Two adviser bodies, two funding proposals for FAA

Advisers could pay either $40 or $275 to fund the Financial Advisers Act (FAA) and Financial Markets Authority (FMA) if the Ministry of Economic Development (MED) adopts proposals outlined by adviser bodies.

Friday, July 29th 2011, 6:21AM 1 Comment

by Benn Bathgate

In their submission to the MED the Professional Advisers Association (PAA) opts for the MED's Option 4 suggestion of a flat $40 levy on all market participants to fund both the FMA and the FAA.

The Institute of Financial Advisers (IFA) has come up with its own proposal for funding, suggesting separate levies of $25.40 for all market participants to fund the FMA and $250 paid by both AFAs and RFAs to fund the FAA, with QFE advisers paying $175 each.

In its submission the PAA also criticises the MED's preferred funding option saying it would disproportionally hit advisers.

"The ‘preferred option' in the MED discussion document proposes that just 6,900 registered financial advisers (RFAs) and AFAs provide $6.3 million on FMA funding, while 75 QFEs covering some 23,500 QFE advisers provide less than $100,000 in FMA levy funding. Plainly this is inequitable."

A lack of consideration for the effects the charges will have on consumers is also highlighted.

Chief executive Edward Richards said, "I think they [the MED] were possibly budget focused rather than consumer focused."

For Edwards there are two main areas of concern; that higher costs will be passed on to consumers resulting in less people seeking advice, and the creation of another cost barrier that could have the double-whammy effect of making some advisers quit and discouraging new entrants to the profession.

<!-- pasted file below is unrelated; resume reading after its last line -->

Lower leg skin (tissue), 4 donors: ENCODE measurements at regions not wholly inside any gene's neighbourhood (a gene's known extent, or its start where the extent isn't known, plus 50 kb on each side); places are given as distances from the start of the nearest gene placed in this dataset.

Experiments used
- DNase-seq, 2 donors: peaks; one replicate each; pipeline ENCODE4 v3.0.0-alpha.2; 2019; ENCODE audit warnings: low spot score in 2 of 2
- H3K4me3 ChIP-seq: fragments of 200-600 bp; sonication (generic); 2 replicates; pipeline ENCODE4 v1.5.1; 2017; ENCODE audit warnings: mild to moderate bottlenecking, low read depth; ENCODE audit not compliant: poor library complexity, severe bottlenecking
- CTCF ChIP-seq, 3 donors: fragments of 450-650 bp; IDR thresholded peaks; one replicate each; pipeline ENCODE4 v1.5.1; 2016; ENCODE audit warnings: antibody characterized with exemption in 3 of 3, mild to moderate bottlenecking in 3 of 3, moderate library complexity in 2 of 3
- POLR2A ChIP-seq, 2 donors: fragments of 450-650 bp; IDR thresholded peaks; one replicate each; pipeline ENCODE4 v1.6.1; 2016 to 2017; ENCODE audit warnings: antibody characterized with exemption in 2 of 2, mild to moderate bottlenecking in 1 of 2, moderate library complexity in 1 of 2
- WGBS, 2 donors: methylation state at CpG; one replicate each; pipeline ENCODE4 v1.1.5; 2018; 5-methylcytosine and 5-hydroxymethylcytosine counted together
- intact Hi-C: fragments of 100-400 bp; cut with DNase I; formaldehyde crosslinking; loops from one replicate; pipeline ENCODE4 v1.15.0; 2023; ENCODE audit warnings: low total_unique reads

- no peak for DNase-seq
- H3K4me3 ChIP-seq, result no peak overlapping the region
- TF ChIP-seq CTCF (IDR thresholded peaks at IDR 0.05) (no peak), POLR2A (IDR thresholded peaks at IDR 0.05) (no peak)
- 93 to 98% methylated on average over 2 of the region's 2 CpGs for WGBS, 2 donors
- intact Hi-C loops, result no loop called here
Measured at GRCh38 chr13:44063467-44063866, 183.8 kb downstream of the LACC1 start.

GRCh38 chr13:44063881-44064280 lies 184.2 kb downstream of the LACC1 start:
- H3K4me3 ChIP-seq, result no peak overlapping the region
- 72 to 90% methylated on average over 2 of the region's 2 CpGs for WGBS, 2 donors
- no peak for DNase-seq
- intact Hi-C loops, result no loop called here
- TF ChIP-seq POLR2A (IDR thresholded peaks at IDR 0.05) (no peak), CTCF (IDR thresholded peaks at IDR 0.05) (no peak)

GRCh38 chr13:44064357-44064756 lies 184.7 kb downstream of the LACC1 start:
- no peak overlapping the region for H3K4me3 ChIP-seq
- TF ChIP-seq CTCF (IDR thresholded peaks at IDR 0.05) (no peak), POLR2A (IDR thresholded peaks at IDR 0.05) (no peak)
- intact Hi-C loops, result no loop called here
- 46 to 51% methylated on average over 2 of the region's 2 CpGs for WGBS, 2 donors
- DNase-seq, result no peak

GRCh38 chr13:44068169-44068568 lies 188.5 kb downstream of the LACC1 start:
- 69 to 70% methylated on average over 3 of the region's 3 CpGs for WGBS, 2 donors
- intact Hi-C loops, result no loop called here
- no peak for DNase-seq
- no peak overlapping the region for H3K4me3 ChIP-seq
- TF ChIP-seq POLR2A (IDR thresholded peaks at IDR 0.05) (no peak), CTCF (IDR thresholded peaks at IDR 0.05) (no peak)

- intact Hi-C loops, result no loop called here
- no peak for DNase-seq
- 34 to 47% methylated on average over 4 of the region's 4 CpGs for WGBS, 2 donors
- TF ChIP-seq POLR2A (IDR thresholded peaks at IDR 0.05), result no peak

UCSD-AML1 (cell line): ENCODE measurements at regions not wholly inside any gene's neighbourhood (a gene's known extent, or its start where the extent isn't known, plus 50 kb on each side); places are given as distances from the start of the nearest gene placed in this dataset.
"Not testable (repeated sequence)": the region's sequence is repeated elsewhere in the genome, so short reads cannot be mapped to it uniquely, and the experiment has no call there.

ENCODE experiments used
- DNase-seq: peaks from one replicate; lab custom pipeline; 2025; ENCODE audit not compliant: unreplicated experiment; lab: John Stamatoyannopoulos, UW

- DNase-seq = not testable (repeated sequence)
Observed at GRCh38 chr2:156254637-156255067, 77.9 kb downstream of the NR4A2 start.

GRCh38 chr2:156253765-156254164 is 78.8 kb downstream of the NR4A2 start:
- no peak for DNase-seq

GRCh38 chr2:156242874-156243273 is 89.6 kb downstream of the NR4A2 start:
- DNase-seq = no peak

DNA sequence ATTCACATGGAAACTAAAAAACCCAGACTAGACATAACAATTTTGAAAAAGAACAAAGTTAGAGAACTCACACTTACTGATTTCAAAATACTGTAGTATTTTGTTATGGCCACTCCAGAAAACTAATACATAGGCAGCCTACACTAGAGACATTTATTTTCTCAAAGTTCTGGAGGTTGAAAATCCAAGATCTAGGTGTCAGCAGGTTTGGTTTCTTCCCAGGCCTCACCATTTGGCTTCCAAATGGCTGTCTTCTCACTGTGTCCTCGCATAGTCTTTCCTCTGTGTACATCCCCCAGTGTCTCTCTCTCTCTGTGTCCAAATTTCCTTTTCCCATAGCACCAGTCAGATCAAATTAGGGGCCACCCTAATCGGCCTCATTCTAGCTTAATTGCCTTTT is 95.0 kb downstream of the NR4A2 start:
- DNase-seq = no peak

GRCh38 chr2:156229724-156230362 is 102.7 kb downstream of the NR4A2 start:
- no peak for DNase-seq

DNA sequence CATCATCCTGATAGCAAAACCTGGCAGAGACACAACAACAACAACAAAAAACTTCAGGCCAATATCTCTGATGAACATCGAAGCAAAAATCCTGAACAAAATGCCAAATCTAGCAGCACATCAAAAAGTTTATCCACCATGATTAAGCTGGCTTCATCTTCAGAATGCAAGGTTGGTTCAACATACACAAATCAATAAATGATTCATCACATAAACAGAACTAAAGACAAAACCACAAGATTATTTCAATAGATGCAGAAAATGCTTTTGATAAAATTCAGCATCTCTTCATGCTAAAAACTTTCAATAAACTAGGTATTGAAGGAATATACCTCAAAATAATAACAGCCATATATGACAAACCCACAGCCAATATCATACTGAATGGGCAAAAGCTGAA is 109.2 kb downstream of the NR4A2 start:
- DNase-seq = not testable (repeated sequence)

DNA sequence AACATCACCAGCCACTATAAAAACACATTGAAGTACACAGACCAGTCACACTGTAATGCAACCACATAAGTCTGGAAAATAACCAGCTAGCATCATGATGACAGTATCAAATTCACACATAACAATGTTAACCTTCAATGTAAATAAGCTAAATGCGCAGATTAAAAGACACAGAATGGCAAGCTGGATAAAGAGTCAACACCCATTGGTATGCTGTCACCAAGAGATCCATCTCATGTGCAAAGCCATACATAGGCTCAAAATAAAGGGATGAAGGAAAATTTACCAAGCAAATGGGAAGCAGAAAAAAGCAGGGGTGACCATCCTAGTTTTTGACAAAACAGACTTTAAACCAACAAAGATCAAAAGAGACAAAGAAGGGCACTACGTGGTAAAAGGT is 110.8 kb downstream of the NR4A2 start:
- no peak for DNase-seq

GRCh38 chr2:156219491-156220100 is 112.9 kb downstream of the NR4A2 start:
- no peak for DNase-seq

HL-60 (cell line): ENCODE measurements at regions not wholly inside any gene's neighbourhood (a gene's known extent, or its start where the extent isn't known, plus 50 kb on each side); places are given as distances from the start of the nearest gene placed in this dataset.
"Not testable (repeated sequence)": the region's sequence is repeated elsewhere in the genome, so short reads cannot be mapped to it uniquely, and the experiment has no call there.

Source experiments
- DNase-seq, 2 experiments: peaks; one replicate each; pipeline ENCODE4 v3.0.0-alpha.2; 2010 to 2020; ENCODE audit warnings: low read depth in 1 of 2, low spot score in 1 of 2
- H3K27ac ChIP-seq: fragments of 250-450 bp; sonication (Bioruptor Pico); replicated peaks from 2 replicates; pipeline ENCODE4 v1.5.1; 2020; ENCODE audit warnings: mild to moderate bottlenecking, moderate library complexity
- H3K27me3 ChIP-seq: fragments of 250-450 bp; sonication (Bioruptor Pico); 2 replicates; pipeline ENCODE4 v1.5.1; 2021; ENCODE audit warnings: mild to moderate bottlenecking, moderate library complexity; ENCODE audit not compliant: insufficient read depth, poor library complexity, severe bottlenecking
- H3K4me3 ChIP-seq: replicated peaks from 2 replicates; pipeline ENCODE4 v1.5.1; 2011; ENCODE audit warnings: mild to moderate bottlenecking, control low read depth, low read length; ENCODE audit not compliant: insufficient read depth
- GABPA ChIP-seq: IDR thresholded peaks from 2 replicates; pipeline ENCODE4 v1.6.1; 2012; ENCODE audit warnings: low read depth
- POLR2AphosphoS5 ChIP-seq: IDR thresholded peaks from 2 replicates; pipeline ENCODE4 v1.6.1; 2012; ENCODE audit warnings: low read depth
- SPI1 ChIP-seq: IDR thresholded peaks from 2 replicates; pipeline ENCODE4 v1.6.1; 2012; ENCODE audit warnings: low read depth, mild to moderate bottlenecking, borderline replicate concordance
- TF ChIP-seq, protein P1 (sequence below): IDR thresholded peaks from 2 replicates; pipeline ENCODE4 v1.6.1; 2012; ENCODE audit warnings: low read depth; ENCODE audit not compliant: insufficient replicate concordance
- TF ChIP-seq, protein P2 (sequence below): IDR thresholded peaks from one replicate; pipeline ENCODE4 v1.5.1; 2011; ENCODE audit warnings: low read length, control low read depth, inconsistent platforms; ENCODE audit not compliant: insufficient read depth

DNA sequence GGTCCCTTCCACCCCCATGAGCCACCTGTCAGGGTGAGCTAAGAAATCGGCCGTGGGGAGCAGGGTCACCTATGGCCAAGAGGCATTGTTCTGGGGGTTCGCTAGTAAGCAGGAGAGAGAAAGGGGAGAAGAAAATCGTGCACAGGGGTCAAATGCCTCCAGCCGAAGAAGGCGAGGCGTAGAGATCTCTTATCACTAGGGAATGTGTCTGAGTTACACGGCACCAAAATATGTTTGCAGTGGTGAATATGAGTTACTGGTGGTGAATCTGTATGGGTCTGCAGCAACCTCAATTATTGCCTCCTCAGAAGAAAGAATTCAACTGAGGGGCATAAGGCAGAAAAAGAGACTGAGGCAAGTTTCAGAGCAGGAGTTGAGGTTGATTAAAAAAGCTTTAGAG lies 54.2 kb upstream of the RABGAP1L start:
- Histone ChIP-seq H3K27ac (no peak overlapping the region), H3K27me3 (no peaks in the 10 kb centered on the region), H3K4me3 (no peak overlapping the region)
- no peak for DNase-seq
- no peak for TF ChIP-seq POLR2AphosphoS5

"Access to financial advice was completely ignored and we are concerned as to whether the authors have a sufficient understanding of the role of financial advisers in the marketplace."

For IFA chief executive Peter Lee, one of the main concerns is getting the right system in place now.

He said that despite MED promises to review the funding arrangements two years after implementation, "Things that are done for two years have a habit of being a lot more permanent. Once you've established the status quo, that becomes the default position. So we think it's better we get the right principle now."

Benn Bathgate is a business reporter for ASSET and Good Returns, email story ideas to

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Comments from our readers

On 29 July 2011 at 11:08 am adam cox said:
I was a licensed sharebroker via the Auckland District Court for 6 years and the licence fee for myself and company under the same licence was $350 per annum. If you examine the costs related to financial advisers that licensing bodies charge in o/seas jurisdictions, the costs associated with being a financial adviser in NZ are minimal.
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